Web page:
Wednesday, May 14, 2014

2014 NRWA Conference Preview Call: Michelle Aikman

Thinking about attending the NRWA Conference in Denver this September? I attended the NRWA Conference Preview call on Friday, May 9, and here are some of the takeaways!

Michelle Aikman
Breakout Session Speaker – Friday, Sept. 19 (9:45 to 10:45 a.m.)
"Mind the Gap: Resume Strategies for People with Paid Work Gaps"

Michelle is originally from Denver, so she said she's interested in coming home to visit friends and family. As the spouse of an active duty military service member, Michelle has personal experience with a "very mobile lifestyle" as a military spouse -- one that lends itself to gaps in paid work employment.

She noted that employers do care about gaps -- they wonder about your client's motivation, fit with the job, and more... you want to help your clients avoid an employer thinking "You didn't do anything?"

Her strategies will apply for gaps due to any type of caregiving (for children, family, or aging parents), breaks due to "soul searching," personal medical issues, and more. She'll help you formulate the correct strategy to help clients -- whether it's appropriate to disclose the reason for the gap, the impact the gap will have on the candidate's selection, and when and how to disclose the information.

Questions to examine in developing the strategy are:

  • Will it (the situation) happen again?
  • Is it due to lifestyle?
  • Is it an ongoing problem?
  • Is any accommodation required?

Michelle will help you turn your client's "boo-boos" into "boo-yahs!"

Tuesday, May 13, 2014

2014 NRWA Conference Preview Call: Louise Kursmark

Thinking about attending the NRWA Conference in Denver this September? I attended the NRWA Conference Preview call on Friday, May 9, and here are some of the takeaways!

Louise Kursmark, MRW, CPRW, JCTC, CEIP, CCM
Opening Keynote Speaker – Wednesday, Sept. 17 (2:30 to 3:45 p.m.)
"The Future of Resumes"

This will be the sixth NRWA Conference Louise has attended. She is going to "break down what it means to write a resume." Louise identified four trends she will examine:

  • Less is more. "Lean, clean, tight writing" that can be "skimmed and scanned." Kursmark says the first glance at a resume might get six seconds of the reader's attention.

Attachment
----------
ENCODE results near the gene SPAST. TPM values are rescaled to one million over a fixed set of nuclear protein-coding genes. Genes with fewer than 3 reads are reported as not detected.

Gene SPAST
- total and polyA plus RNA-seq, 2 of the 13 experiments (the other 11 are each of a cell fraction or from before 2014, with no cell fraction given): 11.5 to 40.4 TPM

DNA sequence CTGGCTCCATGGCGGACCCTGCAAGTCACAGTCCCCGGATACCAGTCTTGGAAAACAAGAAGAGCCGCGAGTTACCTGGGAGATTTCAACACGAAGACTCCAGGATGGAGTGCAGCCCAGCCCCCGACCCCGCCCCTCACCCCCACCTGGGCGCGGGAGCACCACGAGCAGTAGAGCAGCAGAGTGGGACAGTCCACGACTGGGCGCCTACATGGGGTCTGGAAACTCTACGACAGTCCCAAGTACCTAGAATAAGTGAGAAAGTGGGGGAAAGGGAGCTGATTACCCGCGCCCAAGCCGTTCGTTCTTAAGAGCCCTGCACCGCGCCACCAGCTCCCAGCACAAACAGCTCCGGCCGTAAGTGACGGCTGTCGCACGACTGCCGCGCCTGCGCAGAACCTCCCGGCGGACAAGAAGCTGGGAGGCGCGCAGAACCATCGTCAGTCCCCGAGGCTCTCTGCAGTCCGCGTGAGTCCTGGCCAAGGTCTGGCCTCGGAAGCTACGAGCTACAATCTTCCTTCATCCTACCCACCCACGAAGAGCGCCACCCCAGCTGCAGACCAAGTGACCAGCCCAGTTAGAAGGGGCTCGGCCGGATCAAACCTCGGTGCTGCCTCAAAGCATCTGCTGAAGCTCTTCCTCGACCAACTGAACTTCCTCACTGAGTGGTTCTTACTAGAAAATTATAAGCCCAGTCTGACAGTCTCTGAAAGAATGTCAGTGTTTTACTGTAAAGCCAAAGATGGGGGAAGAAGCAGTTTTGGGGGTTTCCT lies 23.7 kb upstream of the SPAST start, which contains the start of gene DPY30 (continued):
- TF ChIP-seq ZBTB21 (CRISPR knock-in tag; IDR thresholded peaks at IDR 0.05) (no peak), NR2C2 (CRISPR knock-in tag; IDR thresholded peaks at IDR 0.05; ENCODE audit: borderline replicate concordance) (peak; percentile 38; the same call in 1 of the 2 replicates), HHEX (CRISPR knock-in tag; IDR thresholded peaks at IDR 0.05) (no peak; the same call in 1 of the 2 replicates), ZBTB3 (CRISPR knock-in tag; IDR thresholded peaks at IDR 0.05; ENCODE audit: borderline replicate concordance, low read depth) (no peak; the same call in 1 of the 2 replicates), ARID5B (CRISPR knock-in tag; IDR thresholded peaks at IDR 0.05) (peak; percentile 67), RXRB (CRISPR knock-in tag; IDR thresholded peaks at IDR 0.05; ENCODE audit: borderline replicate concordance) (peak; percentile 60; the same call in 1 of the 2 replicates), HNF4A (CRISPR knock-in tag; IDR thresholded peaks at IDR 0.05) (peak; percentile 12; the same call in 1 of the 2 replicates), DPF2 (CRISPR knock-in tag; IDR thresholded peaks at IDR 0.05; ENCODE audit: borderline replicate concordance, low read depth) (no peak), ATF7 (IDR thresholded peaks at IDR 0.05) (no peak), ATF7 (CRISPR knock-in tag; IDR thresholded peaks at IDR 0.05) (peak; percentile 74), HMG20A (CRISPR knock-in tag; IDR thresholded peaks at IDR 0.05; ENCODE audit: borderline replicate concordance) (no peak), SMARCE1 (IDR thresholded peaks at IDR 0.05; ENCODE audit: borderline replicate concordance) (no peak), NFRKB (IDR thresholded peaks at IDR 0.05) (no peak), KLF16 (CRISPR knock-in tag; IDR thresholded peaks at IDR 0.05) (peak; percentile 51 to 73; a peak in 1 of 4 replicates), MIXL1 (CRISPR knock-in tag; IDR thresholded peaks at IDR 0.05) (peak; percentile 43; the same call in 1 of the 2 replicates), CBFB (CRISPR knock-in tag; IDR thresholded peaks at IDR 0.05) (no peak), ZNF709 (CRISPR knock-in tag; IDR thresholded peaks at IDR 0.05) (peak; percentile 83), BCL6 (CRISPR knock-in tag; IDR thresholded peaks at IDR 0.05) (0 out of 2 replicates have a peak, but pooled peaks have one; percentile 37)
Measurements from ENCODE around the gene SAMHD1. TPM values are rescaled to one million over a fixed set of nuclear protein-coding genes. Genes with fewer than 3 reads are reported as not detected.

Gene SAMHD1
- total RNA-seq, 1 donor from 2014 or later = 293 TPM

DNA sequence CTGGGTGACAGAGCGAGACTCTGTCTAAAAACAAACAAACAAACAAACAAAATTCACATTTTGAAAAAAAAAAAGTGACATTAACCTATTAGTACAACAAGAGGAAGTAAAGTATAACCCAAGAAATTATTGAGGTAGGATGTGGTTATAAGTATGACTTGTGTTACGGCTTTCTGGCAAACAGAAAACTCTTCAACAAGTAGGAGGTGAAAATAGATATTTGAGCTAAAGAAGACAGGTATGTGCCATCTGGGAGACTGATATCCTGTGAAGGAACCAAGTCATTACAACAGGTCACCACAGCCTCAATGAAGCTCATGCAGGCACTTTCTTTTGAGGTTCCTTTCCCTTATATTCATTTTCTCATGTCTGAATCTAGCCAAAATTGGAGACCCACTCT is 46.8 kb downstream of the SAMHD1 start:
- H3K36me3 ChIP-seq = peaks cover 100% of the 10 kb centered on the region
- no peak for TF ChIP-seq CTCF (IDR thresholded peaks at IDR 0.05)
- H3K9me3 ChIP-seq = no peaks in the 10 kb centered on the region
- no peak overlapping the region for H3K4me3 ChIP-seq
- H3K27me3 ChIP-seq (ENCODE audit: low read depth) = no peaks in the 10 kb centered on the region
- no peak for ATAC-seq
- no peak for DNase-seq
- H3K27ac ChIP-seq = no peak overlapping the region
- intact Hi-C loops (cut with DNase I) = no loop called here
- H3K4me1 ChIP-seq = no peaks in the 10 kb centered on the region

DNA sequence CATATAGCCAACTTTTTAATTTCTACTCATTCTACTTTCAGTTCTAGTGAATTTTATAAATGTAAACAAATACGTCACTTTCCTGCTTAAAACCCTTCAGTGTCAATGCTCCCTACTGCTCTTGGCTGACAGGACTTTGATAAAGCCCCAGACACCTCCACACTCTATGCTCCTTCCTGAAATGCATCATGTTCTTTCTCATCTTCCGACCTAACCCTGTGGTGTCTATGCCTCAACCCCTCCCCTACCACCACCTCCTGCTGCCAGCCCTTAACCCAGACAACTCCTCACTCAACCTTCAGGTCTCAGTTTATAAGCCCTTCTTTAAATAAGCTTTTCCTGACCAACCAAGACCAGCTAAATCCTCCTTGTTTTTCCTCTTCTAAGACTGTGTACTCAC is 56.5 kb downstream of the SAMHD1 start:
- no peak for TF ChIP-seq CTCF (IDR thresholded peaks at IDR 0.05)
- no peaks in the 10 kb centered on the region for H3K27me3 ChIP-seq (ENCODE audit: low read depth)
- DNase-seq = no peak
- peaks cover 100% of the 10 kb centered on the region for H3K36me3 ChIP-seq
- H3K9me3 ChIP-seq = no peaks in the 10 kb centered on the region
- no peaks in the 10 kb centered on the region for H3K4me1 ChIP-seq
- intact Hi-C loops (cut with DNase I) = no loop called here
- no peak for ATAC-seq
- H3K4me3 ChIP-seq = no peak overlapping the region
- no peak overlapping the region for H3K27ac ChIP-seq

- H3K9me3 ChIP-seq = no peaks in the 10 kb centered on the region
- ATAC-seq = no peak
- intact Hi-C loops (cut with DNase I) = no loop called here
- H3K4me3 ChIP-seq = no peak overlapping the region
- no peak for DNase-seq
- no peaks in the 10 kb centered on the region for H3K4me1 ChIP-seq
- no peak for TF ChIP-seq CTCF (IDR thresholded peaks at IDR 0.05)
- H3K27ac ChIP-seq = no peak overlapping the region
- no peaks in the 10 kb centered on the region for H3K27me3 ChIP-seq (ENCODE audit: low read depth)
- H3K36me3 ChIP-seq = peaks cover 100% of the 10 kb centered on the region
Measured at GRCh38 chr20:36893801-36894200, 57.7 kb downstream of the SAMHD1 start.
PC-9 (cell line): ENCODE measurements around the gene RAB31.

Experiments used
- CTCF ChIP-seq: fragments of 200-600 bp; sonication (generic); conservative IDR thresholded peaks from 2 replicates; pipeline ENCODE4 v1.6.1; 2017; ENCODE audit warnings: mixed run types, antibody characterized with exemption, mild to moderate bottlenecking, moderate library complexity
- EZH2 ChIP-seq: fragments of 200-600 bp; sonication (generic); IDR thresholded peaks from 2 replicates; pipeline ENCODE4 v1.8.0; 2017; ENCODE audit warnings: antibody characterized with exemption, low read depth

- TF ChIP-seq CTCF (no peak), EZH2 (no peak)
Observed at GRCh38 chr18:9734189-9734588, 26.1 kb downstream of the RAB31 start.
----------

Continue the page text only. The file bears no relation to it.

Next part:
• More is more. "Write leaner resumes with rich detail, but allow people with more interest to learn more" by linking to LinkedIn, media appearances, or a portfolio.
  • Why resumes don't matter. Kursmark says the "resume is the second point of determination" nowadays with more people searching on LinkedIn for candidates.
  • Why resumes are vitally important. The "resume is the foundation, the work, the story" she notes. The information comes from the work to develop the resume and flows through to the rest of the career communication documents, such as LinkedIn profiles. It requires clear differentiation of the candidate, and a strong message.

Kursmark said there's a quote that she particularly likes: It's something like, "It's dangerous not to keep moving forward, because if things keep changing -- but we don't -- we are falling behind."

Find out more about the NRWA Conference here.

Monday, May 12, 2014

2014 NRWA Conference Preview Call: Brenda Bernstein

Thinking about attending the NRWA Conference in Denver this September? I attended the NRWA Conference Preview call on Friday, May 9, and here are some of the takeaways!

Brenda Bernstein
Breakout Session Speaker – Wednesday, Sept. 17 (4:00 to 5:00 p.m.)
"Make Them Laugh, Make Them Cry: The Standout College Application Essay"

Brenda is the author of "How to Write a Killer LinkedIn Profile…And 18 Mistakes to Avoid." She is also the founder and senior editor at The Essay Expert. Brenda will be talking about how to create better applications in her presentation.

She says the two most important parts of the essay are the introduction and the last paragraph. Brenda says to never start an essay by talking about the weather.

Brenda's presentation will include practical exercises for attendees to work on.

"Everyone has a unique story to tell," Brenda says, and resume writers have to be willing to get "really personal" with their clients to uncover those stories.